Shaggy said it best:
But she caught me on the counter (It wasn’t me)
Saw me bangin’ on the sofa (It wasn’t me)
I even had her in the shower (It wasn’t me)
She even caught me on camera (It wasn’t me)
Why Do Cheaters Deny Their Actions?
According to a study published in the Journal of Psychological Science, cheaters in powerful positions in society feel that they are above moral rule. They will chastise others for their immoral behavior, but when it comes to their own discrepancies, they think they are somehow special. This thinking has also been noted in a survey by DDB Worldwide Communications, which reports that most cheaters are likely to steal money from their kid’s piggy bank (28 percent, compared to only 3 percent of the average population). Furthermore, they won’t feel guilty, because they think they deserve special consideration.
While most of these studies have been focused on established adults, studies on teenagers suggest an alarming attitude that lying and cheating is an acceptable means of getting ahead. Out of one study reported in the Washington Post, 38 percent of teens believed they needed to break the rules in order to be happy and successful. From a job study in Time magazine, 40 percent of young adults (age 18 to 34) would lie to improve their situation at work. Four percent would flirt/cheat with their boss, and over two percent would take credit for someone else’s work to get an advantage.
Other cheaters cook up elaborate narratives in their mind to protect their own sense of identity. A partner who is guilty of an affair is most likely not proud of what they’ve done. Most of us want to believe we are essentially moral people. To make themselves feel better, they create a new ending that maintains them as the good guy (or gal) in their story. They will realize a false story is not exactly grounds for Partner of the Year, and they will eventually believe their lie as if it were the truth, even in the face of undeniable evidence.
Some of this attitude we can blame on tabloid media, with high profile figures such as golfer Tiger Woods, Governor Mark Sanford, and executive Allen Stanford, setting the stage for this double standard. Maybe the average Joe or Jolene shouldn’t lie or cheat to fulfill their jollies, but in most people’s eyes, their not average. So if your partner has been caught, yet denies any fault, you can assume they’re among the crowd that feels they are above the rules of a monogamous relationship.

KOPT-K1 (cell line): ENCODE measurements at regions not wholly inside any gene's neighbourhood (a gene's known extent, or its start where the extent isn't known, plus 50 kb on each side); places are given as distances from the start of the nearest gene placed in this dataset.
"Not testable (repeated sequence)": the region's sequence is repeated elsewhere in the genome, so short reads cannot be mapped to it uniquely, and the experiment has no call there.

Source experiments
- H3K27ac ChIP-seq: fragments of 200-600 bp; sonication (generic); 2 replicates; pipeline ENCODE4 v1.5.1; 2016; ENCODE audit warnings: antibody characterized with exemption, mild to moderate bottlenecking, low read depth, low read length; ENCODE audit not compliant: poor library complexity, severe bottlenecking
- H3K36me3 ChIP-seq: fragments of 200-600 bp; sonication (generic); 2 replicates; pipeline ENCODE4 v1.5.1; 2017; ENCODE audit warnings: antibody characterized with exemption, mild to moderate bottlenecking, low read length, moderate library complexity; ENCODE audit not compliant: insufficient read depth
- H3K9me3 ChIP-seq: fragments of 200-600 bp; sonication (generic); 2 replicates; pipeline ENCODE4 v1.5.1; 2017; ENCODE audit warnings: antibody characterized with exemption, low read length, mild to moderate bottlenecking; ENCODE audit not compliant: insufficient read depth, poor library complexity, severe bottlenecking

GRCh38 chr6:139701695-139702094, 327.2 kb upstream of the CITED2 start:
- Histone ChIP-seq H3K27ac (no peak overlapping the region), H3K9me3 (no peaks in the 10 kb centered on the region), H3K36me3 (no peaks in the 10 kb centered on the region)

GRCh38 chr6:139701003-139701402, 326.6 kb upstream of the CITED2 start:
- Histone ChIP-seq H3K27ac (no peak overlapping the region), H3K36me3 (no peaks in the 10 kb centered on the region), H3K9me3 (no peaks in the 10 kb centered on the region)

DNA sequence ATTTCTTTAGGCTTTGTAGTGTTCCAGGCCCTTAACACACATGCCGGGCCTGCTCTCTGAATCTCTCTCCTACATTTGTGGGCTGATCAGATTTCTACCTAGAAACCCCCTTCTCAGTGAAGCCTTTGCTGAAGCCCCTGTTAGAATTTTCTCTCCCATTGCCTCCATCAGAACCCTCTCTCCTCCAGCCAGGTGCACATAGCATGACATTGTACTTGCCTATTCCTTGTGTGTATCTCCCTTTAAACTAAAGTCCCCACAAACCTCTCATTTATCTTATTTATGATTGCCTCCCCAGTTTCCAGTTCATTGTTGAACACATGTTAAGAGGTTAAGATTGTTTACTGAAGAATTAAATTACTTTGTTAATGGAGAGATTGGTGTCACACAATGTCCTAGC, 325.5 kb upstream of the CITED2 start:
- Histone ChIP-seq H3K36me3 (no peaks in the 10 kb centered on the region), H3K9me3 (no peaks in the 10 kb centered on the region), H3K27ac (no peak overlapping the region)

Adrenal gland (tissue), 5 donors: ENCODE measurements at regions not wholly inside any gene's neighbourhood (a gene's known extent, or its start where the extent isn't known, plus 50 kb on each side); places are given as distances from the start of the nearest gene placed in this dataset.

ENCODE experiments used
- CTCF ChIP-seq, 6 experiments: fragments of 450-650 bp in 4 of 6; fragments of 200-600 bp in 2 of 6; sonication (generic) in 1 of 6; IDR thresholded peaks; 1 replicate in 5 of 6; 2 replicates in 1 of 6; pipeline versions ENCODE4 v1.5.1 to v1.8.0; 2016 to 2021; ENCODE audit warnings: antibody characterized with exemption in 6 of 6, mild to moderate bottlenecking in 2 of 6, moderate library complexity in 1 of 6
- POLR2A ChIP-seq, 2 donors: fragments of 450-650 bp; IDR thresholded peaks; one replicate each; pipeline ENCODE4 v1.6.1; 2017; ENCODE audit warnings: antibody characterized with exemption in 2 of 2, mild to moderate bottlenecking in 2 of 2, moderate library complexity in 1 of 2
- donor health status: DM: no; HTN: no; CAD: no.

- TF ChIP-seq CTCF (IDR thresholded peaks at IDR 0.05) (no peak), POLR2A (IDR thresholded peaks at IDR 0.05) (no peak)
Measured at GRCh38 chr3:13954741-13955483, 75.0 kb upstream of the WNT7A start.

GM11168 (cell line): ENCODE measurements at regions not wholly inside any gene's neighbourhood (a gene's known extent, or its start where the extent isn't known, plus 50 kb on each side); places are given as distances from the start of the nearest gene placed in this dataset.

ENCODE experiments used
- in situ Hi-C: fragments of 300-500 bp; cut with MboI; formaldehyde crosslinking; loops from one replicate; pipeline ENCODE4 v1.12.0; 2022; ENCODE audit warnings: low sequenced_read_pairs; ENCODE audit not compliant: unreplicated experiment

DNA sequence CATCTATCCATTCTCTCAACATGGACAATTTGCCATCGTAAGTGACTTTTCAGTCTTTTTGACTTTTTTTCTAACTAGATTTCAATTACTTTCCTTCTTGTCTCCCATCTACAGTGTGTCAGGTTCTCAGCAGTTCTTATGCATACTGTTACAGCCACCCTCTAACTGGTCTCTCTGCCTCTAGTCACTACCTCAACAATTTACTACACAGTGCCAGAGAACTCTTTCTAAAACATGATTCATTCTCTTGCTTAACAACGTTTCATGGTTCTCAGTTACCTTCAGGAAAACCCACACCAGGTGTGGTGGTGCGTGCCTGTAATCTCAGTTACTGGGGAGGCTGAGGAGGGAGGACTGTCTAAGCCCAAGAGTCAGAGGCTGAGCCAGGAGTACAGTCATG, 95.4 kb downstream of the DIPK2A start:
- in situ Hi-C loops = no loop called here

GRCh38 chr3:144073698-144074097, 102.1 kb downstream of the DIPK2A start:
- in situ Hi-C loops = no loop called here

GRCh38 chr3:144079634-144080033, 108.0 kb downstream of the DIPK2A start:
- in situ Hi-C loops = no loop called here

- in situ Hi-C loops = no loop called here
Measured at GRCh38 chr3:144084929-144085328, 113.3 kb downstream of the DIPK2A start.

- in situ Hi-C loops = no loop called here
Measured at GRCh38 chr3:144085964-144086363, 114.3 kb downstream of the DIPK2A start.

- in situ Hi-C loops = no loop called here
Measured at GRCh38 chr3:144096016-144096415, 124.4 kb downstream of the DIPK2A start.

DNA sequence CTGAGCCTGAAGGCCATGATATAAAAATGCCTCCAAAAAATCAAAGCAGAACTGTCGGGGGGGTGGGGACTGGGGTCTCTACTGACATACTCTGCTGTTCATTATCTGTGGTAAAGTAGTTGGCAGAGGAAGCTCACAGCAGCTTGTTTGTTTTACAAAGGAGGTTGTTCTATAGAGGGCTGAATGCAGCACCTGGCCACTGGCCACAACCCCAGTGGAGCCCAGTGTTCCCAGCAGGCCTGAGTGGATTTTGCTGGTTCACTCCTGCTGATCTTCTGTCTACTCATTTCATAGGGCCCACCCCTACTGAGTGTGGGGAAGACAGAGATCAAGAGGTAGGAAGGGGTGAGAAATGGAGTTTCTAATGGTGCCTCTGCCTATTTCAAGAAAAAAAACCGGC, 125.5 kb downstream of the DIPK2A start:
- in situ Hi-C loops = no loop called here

What Can You Do?
If your partner has already cheated and lied, it’s going to be up to you to decide whether or not your love relationship is salvageable. What I can offer is one important tip based on scientific research that may help curb the chance of infidelity in the future. Some psychologists suggest one of the reason’s cheating and lying is becoming more prevalent in society, is because we are being reinforced by its success.
When a partner lies about where they were or why they couldn’t answer the phone, they generally find themselves off the hook. If you suspect your partner is lying, check up on them, and if you find proof, call them out on it. It may already be too late, but every time we let someone get away with a lie, it only strengthens their inclination to do it again. It’s time for cheaters to see themselves as they really are. If they don’t like what they see, they should change themselves for the better, rather than continue to live in fairyland.